As two of the most popular food stars on television, you might think there would be a little friendly competition between the chefs.

Products in this story are independently selected and featured editorially. If you make a purchase using these links we may earn commission.
Credit: Stephen Lovekin/Getty; Mike Coppola/Getty

As two of the most popular food stars on television, you might think there would be a little friendly competition between Ina Garten and Martha Stewart, when in fact, they’ve actually been supporting each other since day one.

When Garten stopped by Michael Ian Black’s podcast How to Be Amazing, he asked the Food Network star how Stewart came to write the foreword for her first book, The Barefoot Contessa Cookbook. “It seems like at the time you would have been rivals of some sort,” he says, “or was it always just, ‘We’re in the same business and we’re buddies?'”

Garten reveals that she met Stewart in East Hampton, N.Y., where they both have homes, at her now-closed specialty food store years ago. “My desk was right in front of the cheese case and we just ended up in a conversation,” she says. “We ended up actually doing benefits together where it was at her house and I was the caterer and we became friends after that.”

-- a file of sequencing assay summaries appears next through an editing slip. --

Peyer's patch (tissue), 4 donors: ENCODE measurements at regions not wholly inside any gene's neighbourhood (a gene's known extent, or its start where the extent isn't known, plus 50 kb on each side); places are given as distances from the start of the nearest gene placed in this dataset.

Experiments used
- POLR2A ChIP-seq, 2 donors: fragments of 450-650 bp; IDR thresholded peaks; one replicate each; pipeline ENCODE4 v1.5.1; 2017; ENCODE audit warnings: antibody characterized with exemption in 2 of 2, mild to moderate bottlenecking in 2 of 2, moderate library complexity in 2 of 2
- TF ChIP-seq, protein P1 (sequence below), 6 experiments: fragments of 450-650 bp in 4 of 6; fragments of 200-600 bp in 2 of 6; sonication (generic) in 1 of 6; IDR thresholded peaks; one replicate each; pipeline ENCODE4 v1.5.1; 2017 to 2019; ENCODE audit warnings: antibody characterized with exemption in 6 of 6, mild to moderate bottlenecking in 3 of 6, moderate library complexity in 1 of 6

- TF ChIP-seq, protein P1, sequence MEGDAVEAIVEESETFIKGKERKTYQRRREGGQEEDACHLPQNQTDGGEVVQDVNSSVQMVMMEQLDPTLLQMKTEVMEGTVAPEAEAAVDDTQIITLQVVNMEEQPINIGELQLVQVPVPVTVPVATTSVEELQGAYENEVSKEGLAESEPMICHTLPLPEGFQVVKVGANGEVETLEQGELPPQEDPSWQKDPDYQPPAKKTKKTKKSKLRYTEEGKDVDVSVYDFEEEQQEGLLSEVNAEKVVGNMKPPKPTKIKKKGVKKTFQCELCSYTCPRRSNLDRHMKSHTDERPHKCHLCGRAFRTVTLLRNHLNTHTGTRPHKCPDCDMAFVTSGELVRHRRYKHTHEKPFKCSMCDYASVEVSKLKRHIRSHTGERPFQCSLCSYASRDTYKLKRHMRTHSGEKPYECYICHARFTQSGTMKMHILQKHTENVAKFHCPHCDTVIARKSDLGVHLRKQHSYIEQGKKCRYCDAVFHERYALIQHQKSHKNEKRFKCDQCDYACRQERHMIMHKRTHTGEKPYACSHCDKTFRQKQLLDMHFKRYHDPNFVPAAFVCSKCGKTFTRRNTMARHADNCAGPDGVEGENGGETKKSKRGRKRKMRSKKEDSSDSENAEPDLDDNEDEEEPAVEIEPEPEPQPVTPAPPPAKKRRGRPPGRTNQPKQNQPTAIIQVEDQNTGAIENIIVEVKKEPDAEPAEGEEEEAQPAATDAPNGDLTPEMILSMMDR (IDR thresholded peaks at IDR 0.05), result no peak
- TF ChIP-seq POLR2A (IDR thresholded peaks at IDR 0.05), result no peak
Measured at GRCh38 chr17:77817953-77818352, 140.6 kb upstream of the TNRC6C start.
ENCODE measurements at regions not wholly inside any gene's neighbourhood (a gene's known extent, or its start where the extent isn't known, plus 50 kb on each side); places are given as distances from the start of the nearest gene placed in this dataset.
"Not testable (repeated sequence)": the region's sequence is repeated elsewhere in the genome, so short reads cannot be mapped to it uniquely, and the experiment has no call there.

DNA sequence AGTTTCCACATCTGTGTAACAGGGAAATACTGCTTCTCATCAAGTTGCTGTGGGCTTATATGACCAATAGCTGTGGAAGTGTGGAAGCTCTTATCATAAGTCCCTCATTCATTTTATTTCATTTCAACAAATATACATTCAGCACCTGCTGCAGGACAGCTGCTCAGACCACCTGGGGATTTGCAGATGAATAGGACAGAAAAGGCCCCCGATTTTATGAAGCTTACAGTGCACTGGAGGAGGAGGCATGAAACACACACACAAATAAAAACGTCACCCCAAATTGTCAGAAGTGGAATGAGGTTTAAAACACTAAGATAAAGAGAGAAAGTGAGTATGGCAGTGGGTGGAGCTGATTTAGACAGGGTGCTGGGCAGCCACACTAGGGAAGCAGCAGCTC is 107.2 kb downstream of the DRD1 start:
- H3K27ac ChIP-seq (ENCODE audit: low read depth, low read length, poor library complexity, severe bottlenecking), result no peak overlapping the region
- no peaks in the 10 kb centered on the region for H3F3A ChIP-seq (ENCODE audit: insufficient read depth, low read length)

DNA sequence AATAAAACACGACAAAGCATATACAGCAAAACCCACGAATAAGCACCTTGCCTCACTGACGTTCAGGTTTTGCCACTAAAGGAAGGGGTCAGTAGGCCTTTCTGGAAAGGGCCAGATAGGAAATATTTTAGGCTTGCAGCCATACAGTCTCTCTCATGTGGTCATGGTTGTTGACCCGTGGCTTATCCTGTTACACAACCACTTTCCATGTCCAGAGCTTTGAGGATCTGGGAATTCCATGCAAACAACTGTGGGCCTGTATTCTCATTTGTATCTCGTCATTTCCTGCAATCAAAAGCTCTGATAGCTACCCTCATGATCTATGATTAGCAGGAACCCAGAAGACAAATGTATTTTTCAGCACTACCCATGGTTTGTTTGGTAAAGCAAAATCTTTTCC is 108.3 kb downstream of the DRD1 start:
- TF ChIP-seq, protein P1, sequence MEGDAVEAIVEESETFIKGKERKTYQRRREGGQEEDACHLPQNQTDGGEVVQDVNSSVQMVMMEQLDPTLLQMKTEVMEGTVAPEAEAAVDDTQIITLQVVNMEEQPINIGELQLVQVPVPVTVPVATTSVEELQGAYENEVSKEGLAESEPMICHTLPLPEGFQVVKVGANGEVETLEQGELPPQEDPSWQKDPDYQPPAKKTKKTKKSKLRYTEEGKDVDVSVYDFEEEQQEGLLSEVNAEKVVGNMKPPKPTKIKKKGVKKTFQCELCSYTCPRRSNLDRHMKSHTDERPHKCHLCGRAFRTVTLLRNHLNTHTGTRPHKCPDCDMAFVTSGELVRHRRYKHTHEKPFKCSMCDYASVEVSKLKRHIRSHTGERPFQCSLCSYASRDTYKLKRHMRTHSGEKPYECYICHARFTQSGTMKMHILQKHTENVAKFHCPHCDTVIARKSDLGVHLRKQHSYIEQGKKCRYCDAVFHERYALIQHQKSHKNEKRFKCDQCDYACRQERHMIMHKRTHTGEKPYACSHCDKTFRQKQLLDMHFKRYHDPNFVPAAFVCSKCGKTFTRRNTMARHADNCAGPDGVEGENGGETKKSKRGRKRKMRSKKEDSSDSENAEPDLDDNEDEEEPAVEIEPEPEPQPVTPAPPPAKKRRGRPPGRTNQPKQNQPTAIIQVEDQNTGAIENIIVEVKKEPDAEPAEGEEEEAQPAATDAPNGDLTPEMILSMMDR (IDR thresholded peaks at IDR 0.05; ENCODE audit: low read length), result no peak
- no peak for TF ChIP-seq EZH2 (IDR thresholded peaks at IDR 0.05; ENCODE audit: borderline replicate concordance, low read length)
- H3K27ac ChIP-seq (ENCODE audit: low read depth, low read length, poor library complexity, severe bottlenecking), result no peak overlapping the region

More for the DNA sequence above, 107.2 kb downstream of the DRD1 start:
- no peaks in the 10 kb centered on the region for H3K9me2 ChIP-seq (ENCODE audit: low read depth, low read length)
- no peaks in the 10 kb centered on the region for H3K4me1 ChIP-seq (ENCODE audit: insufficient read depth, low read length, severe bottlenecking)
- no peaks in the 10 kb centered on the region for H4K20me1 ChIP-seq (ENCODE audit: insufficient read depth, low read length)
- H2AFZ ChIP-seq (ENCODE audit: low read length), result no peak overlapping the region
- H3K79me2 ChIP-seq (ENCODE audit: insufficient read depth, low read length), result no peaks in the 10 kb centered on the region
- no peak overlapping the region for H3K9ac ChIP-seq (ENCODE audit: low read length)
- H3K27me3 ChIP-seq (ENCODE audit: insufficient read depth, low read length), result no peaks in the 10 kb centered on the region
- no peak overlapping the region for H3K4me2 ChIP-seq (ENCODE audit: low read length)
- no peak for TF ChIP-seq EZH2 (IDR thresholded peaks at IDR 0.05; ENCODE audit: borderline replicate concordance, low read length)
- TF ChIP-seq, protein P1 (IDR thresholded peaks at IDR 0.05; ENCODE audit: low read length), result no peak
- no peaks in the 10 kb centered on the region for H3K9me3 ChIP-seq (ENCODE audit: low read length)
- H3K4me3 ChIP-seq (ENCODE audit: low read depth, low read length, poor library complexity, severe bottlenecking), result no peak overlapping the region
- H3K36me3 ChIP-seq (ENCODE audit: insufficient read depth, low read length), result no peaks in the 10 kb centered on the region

Stewart even encouraged Garten to submit her first book proposal and put her in touch with an editor at Clarkson Potter.

WATCH: Why Ina Garten ‘Hates’ This One Ingredient — And Why You Might Too

Though they share a friendship and a neighborhood, Garten is not naive to their differences. “I think maybe what I do is I take one step back and make it a little simpler so it’s really doable,” she says. “Martha does love the gorgeous presentation, so if she’s making a pumpkin soup, she might carve out a pumpkin and serve it in the pumpkin, which is great.”

Garten also admires Stewart for her ingenuity in the business — and how it inspired her own career.

“I think she did something really important, which is that she took something that wasn’t valued, which is home arts and raised it to a level that people were proud to do it and that completely changed the landscape,” she says. “I then took it in my own direction, which is that I’m not a trained professional chef, cooking is really heard for me — here I am 40 years in the food business it’s still hard for me.”

“I love doing it, I love the challenge of it,” she continued, “but I know that somebody who hasn’t been in the food business for 40 years has even more difficulty than I do so it’s got to be a really simple recipe.”